Jim Beam Warehouse Fire

Kentucky site containing over 40,000 barrels of bourbon destroyed

A Kentucky warehouse operated by bourbon maker Jim Beam was set ablaze July 2, combusting around 45,000 barrels of spirits and ultimately collapsing around 11:30 PM.

The Beam complex included two warehouses, the second of which also caught fire but was contained by the adept response of around 40 firefighters from the Versailles, Kentucky area where it is located.

The alcoholic contents of the warehouse were confirmed as an accelerant by Versailles Police Lt. Michael Forney in a statement to the press, but identifying a cause for the initial spark is still under investigation as of Monday. Early signs point to a lightning strike, according to a statement from Beam spokesperson Dan Cohen:

“We are thankful that no one was injured in this incident, and we are grateful to the courageous firefighters from multiple jurisdictions who brought the fire under control and prevented it from spreading. Initial reports suggest that the fire resulted from a lightning strike, and we will work with local authorities to confirm the cause and to remediate the impacts.

We have a comprehensive warehouse safety program that includes regular inspections and rigorous protocols to promote safety and the security of our aging inventory. We operate 126 barrel warehouses in Kentucky that hold approximately 3.3 million barrels for our brands, and the warehouse that was destroyed contained 45,000 barrels of relatively young whiskey from the Jim Beam mash bill. Given the age of the lost whiskey, this fire will not impact the availability of Jim Beam for consumers.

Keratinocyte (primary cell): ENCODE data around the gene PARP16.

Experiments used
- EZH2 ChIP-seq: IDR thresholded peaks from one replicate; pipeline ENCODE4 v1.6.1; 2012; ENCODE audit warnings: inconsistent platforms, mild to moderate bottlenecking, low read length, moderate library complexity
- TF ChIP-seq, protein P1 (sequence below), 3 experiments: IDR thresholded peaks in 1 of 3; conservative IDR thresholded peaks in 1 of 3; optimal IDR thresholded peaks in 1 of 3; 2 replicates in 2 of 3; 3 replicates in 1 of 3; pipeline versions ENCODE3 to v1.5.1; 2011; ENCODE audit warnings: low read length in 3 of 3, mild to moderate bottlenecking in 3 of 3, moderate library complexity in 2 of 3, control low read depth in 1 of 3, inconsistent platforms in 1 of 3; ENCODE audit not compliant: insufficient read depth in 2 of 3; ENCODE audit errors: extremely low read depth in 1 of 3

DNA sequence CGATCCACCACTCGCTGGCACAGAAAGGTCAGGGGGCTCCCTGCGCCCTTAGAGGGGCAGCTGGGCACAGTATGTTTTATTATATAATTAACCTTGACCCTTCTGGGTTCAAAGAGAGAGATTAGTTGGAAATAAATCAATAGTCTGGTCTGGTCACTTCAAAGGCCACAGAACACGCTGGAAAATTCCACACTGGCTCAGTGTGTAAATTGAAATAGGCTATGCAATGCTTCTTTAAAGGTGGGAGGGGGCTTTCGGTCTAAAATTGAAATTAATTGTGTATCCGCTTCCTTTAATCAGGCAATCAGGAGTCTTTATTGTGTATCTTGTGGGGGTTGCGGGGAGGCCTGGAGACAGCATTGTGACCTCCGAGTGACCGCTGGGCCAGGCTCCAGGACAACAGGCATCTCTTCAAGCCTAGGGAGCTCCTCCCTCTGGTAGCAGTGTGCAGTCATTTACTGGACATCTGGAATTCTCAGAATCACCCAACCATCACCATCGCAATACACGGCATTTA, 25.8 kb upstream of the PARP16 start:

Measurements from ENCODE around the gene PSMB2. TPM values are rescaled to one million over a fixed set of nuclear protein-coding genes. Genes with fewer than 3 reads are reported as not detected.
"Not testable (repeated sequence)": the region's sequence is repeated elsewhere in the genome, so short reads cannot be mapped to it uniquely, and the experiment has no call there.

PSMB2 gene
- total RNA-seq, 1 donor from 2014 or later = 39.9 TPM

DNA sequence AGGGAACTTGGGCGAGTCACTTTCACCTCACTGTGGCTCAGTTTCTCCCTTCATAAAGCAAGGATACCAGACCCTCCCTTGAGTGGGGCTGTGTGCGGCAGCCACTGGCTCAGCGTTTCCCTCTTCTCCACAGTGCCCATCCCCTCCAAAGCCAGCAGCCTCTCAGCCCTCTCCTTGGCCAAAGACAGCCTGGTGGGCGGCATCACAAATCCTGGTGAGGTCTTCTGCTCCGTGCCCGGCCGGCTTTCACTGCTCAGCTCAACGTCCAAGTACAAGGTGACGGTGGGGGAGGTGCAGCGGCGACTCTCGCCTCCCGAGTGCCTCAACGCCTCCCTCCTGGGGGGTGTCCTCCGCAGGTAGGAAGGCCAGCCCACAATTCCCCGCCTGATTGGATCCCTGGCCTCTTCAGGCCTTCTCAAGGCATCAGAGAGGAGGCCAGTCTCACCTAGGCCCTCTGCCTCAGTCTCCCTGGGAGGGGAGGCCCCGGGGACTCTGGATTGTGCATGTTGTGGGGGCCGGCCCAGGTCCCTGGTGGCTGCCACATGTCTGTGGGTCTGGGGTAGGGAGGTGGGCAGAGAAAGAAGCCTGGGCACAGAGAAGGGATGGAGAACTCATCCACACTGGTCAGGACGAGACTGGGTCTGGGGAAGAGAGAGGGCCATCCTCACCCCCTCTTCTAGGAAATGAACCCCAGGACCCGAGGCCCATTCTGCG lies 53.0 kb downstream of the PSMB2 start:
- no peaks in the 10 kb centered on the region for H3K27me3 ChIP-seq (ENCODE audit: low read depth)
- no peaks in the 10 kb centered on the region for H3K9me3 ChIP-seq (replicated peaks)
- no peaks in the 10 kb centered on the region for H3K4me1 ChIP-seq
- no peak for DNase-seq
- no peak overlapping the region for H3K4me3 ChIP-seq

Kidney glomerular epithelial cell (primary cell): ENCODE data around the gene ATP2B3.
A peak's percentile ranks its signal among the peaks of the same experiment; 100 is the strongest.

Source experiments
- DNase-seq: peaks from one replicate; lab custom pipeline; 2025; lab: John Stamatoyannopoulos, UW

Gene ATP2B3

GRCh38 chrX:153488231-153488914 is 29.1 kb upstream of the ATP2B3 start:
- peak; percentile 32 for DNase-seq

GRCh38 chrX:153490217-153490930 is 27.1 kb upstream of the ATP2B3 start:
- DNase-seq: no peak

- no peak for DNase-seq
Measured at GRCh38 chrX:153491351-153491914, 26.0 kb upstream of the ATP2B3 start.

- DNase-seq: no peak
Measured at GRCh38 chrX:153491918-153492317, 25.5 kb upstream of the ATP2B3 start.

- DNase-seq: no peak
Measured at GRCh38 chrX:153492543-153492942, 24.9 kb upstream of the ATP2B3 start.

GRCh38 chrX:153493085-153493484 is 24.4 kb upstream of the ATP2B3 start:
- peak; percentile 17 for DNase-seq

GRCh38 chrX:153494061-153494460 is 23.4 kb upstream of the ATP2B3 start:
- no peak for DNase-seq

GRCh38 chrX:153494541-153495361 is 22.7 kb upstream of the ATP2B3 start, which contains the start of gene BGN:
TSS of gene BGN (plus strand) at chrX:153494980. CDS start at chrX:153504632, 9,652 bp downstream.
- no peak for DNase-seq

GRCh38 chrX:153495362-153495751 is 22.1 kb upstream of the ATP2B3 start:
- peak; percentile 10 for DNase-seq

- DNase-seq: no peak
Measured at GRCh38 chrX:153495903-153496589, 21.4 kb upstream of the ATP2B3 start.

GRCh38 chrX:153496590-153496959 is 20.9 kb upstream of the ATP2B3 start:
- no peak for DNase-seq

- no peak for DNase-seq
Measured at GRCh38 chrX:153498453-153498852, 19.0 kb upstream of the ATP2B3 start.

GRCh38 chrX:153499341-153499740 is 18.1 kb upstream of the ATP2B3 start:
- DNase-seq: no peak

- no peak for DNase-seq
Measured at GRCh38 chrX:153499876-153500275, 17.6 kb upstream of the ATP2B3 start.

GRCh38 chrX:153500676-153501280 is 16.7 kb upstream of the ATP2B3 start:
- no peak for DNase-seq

We appreciate the support of our neighbors and the Kentucky Bourbon community as we manage through this incident.”

Versailles is a small town in north-central Kentucky with a population of over 8,000 people. It lies 13 miles west of Lexington and 16 miles south of Frankfort, the state capital. Additionally troubling are the ripple effects of the fire, such as its environmental impact on the Kentucky River. Hundreds—perhaps thousands—of dead fish began to surface in the river over the holiday weekend, victims of polluted alcohol runoff from the fire last week.

Sightings of these dead fish continued into Monday, worrying environmentalists and animal rights activists about the overall effects on the local ecosystem. The Kentucky River also flows into the larger Ohio River at the Indiana-Kentucky border 60 miles north of the site of the fire. Kentucky Energy and Environment Cabinet officials say the alcohol is leading to extremely low oxygen levels in the water, causing the fish to perish.

An update was provided by ABC News Wednesday, as the outlet reported the company will be fined for the environmental and wildlife impact.

Kentucky’s Energy and Environment Cabinet spokesman John Mura said that there will be a penalty. He says the state Department of Fish & Wildlife may also fine the company. The cost of the fines was unclear as of Wednesday.

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